• Conservation and regeneration of natural resources2
  • Reduction of pollution
  • Reduction of CO2 and greenhouse gas emissions
  • Protection of biodiversity

Reducing pollution and CO2 emissions can also have a beneficial effect in terms of resource conservation and biodiversity protection. Generally speaking, environmental sustainability is the result of the interactions between many factors within a complex system.

Sustainability issues can quickly become perplexing and generate confusion:

  • Part of the population of developed countries is convinced that de-growing our system is necessary to slow down global warming3;
  • Another part of this population considers, from a largely apocalyptic perspective, that salvation, or at least salvation for a chosen group, lies in the technological acceleration towards transhumanity and the abolition of economic scarcity.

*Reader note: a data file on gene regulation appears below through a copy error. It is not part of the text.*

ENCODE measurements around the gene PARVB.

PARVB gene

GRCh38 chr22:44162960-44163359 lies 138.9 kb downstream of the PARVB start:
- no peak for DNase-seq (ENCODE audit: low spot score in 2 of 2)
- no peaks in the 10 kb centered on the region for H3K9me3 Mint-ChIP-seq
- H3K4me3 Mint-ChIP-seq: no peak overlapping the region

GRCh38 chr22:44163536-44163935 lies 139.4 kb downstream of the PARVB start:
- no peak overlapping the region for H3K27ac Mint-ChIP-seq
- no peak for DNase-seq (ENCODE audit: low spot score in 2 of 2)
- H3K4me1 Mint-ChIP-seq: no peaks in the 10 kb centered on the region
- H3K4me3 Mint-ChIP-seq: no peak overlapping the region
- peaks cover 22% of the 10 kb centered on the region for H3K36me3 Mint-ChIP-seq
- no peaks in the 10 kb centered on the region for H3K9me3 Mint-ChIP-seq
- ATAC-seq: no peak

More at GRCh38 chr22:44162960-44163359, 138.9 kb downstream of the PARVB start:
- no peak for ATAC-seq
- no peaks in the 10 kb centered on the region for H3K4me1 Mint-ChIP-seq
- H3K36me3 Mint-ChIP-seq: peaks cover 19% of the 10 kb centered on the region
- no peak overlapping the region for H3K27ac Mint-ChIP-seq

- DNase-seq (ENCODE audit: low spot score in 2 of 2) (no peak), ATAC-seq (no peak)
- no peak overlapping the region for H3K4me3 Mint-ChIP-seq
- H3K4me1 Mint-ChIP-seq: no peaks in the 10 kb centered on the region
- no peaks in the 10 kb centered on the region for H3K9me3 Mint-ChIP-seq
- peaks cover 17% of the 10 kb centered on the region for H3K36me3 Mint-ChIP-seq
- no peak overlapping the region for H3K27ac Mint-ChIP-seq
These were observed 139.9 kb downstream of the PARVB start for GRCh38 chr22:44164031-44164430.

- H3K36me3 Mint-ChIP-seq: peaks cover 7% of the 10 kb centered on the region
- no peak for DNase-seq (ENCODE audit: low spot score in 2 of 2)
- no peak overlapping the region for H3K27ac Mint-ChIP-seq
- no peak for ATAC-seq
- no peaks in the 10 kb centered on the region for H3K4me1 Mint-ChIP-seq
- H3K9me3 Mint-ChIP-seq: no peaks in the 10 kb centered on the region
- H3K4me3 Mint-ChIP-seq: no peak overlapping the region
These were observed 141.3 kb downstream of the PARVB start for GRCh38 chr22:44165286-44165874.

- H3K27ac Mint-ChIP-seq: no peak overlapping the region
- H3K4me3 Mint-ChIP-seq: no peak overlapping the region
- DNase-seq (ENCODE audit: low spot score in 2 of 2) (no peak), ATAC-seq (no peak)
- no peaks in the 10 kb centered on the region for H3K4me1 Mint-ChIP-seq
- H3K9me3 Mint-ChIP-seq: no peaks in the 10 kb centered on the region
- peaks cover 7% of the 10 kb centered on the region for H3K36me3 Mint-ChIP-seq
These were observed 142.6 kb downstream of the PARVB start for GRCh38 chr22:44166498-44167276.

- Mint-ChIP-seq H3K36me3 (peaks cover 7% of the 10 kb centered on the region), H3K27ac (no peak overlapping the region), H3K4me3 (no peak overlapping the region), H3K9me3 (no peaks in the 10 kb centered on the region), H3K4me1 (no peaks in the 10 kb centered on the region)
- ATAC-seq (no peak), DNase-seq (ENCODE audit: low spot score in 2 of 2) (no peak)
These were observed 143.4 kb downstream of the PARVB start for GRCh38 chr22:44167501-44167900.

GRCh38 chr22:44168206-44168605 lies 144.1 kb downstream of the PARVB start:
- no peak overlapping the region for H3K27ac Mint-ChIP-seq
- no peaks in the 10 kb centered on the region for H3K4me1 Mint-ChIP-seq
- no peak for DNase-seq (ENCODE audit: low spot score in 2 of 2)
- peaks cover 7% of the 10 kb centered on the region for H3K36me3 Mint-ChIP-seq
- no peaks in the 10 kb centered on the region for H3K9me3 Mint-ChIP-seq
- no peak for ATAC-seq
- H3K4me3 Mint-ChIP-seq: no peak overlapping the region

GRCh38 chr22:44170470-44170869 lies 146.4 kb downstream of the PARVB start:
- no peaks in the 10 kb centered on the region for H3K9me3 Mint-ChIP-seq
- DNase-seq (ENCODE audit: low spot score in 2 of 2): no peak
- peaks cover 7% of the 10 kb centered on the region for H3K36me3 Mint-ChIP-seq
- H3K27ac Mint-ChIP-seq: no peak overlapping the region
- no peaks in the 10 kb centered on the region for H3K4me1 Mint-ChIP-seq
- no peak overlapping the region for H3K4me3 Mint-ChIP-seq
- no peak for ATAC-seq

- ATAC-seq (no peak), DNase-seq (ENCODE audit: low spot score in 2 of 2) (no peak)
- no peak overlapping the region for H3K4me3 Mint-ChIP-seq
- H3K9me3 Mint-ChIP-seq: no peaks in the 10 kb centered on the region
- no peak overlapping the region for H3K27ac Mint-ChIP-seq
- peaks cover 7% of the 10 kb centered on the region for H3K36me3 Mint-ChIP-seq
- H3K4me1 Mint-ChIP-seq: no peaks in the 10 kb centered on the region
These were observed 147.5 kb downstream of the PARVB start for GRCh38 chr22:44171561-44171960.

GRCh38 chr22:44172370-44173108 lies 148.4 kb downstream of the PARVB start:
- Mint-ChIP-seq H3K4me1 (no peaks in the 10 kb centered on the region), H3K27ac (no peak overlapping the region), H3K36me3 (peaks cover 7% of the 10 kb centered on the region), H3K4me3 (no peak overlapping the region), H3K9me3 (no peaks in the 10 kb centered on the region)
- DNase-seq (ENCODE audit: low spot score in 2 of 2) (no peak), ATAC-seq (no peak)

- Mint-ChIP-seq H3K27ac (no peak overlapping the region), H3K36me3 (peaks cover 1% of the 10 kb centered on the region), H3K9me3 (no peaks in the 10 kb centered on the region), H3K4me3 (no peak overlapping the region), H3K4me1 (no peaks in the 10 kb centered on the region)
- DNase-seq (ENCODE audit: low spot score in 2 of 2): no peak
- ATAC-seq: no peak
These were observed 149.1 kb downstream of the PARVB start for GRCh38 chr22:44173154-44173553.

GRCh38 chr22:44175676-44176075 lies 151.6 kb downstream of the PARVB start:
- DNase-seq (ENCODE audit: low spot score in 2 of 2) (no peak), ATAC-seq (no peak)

• According to the opinion of a third group, the environmental sustainability objectives of our system must integrate considerations of redistributive social justice. This position is in intellectual continuity with several more or less radical criticisms that have accompanied the evolution of the capitalist system since the nineteenth century.

These different perspectives can be combined in various ways. One can, for example, conceive of Singularity for some, and systemic collapse for others. But even among those who believe that the real issue is first and foremost to reconcile industrial production and sustainability, some issues may provoke disagreement: